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Younger DD was born in Italy. Older DD spoke only English when we came here, but learned Italian very fast. By the time she started daycare a year later, Italian had become pretty much her native language, and once she was among Italian children all day, English was quickly forgotten. As I became more fluent in Italian, I started speaking less and less English to the children.

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I often feel guilty for this and try to make an effort to speak English, but it has already become natural for me to speak to them in Italian, so efforts are usually short-lived. The fact that we live with my in-laws, who speak no English at all, has probably contributed to this, because it always seems rude to speak English in front of them. Even when I do speak English to the girls, they answer in Italian. They both understand English somewhat. Older DD, who is 9, can make herself understood if she has or wants to.

She makes a lot of mistakes and has a strong Italian accent, but she is quite happy to communicate in English anyway just not with me or her sister. A 6-year-old American girl just came to stay for two months in the house across the street from us, and my older DD already considers her her new best friend.

Younger DD 6 years old , on the other hand, absolutely refuses to speak English or even to watch movies in English. She is usually extremely sociable, but has not said so much as hello to the American girl or her mother in the two weeks they have been here already. And yet I know that she understands almost everything I say to her in English, so I am hoping that once she does decide someday to speak it, she will have an advantage. So far, the only English word she uses regularly is "pleeeease".

I don't think that you should pay any attention to what "other people" are saying. Of course it would be ideal if you and I spoke only English to our children and they grew up perfectly bilingual. But things in life rarely are ideal. And I don't think that other people have the right to criticise our choices as parents unless of course they endanger our children. What works well in one family might not work at all in another. And if your 5-year-old already understands and speaks some English, he is already way ahead of other German children his age and will learn English much more easily once he starts it in school.

BTW, when is that in Germany? In Italy they start teaching English in first elementary. Of course, if this is very important to YOU not to "other people" , you still have plenty of time to change the situation. Your children are still very young, so if you want to start speaking only English to them, you should start sooner rather than later. Comment Interesting question. I don't have any kids yet, but I would always go for bilingual upbringing. My grandmother spoke Irish Gaelic as her first language, but just spoke English to her children in America.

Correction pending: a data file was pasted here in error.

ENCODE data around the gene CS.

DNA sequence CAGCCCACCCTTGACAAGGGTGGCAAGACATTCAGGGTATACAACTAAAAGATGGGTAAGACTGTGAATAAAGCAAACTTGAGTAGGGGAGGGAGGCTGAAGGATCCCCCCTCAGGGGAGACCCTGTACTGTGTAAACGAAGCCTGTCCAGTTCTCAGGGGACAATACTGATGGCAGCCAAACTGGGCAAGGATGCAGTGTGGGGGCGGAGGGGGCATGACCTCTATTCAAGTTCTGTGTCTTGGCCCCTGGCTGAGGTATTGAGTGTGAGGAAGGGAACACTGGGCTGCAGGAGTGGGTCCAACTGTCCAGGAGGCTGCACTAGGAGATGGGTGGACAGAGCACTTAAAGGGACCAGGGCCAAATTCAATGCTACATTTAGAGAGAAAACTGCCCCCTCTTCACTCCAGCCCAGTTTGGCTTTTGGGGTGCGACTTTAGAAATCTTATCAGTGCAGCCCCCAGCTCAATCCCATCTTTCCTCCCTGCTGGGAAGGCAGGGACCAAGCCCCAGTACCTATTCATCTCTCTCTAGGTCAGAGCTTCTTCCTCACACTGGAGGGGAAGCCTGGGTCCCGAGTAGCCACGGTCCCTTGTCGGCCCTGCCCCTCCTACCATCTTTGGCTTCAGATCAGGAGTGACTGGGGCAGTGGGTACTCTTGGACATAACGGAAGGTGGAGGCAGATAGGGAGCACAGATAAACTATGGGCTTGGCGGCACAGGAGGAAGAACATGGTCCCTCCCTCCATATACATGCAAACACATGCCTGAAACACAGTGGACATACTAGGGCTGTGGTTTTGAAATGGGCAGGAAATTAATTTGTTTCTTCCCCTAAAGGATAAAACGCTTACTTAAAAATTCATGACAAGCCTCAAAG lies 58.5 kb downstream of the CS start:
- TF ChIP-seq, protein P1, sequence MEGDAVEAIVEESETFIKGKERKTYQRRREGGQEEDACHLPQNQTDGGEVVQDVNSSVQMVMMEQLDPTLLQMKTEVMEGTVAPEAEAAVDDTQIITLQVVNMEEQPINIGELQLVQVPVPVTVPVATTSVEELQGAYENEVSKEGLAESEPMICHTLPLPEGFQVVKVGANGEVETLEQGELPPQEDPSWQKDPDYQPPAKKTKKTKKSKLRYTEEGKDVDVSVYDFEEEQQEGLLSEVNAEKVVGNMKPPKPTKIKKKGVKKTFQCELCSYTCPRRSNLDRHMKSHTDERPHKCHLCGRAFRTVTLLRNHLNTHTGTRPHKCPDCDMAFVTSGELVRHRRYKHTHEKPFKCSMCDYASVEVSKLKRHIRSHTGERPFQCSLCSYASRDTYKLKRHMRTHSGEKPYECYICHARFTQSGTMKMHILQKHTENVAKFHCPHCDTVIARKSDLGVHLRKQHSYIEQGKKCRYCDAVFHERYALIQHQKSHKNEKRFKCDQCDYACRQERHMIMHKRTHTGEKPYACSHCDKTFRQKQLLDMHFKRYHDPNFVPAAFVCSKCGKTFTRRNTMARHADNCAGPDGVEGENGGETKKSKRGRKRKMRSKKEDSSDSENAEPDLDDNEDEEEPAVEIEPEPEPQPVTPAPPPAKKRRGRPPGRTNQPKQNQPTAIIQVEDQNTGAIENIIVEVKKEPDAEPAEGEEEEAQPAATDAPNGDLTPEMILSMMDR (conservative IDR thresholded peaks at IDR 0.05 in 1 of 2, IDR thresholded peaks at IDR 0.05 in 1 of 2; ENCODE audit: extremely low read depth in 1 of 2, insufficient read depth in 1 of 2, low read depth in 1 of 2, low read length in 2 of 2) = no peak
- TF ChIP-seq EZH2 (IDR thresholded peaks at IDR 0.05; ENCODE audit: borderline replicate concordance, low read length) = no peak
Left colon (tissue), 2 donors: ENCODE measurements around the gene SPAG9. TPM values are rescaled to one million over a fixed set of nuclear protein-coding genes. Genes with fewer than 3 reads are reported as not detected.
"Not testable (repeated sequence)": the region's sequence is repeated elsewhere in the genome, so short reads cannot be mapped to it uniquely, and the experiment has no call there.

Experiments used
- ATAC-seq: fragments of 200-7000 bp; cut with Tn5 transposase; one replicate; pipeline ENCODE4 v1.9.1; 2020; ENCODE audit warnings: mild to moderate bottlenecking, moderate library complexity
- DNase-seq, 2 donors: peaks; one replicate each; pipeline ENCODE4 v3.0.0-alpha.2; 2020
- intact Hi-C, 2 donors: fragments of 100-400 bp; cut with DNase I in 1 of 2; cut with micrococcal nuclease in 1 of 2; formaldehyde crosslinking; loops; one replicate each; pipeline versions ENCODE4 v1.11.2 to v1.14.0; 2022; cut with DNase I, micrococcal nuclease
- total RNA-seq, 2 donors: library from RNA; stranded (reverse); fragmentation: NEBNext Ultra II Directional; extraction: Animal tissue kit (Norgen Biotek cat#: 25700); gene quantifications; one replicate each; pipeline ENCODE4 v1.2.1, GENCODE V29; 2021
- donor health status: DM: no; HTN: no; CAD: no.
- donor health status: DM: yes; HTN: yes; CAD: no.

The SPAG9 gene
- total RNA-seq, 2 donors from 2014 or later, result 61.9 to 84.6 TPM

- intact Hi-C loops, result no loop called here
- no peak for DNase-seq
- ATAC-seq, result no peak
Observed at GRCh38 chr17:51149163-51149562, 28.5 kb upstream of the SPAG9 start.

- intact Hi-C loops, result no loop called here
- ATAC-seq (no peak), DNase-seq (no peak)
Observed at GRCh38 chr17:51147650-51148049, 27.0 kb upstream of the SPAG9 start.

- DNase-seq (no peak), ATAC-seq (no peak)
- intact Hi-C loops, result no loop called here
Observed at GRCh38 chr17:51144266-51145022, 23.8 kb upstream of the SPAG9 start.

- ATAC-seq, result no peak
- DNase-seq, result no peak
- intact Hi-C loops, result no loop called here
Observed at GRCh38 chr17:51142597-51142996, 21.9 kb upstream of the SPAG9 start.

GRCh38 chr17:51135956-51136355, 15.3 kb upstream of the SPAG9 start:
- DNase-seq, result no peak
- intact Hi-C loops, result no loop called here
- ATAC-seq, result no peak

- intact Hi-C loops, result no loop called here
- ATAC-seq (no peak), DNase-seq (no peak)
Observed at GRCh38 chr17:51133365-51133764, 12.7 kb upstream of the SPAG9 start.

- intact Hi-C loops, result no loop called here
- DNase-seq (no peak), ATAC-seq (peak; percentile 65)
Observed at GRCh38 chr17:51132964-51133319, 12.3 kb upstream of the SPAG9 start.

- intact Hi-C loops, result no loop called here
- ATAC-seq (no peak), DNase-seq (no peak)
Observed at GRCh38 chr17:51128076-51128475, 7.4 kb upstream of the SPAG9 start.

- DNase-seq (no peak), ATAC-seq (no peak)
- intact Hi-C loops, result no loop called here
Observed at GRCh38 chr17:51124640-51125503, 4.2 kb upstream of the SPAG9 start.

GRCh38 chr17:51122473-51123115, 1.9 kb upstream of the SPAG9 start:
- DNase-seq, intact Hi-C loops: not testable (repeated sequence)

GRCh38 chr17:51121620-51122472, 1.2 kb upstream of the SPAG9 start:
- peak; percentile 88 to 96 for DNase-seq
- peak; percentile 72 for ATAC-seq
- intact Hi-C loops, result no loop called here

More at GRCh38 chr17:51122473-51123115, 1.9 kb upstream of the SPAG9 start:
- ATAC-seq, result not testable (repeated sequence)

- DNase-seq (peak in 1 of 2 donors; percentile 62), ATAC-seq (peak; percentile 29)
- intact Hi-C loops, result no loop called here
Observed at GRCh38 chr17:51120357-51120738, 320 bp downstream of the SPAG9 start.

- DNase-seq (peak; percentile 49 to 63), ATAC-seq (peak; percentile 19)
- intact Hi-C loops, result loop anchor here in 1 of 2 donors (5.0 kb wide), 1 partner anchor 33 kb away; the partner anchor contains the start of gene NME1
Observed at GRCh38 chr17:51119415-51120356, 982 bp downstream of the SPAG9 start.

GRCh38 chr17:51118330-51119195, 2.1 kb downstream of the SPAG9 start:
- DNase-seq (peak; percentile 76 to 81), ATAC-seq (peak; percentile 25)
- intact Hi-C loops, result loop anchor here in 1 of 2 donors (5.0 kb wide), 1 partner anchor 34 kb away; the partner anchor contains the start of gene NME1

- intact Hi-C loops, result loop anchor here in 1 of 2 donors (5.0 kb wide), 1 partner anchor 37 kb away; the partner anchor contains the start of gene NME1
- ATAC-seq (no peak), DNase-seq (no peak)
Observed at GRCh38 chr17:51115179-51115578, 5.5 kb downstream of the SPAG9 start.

I wish that I could speak it I only know a few words , it would be a real "secret language"--which, as Selkie was saying, could be fun. And even though it isn't a very "useful" language, it does feel like a piece of my family heritage that is lost. I would want my children to speak my native language, because it is an important part of who I am that I want them to understand. Also, because most of my family speaks only English, and it is important that they be able to communicate with their grandparents, cousins, etc.

I do know some bilingual children, and it seems to be more of an advantage than disadvantage for them. Of course, there will be mix-ups, but they usually grow out of them fast and learn to separate the two languages. It is probably important to start as early as possible now though, so that it doesn't seem too strange to them to switch when they're older. Besides, as Lis said, I think it's better that the children don't pick up mistakes that non-native parents might make!

But in the end it does come down to what you're comfortable with, and whether or not you think it's important for them to speak English. Wenn es dazu noch eine weitere lernen kann, toll. Comment Oh, als Nachtrag: Sie war schon erwachsen, also in einem Alter, wo die "Verwirrungen" eigentlich vorbei sein sollten. Comment There are at least two previous threads in the archive on raising children bilingually, both quite long IIRC.

And there might even be another one in the French forum somewhere. Comment Okay, sorry, one out of two.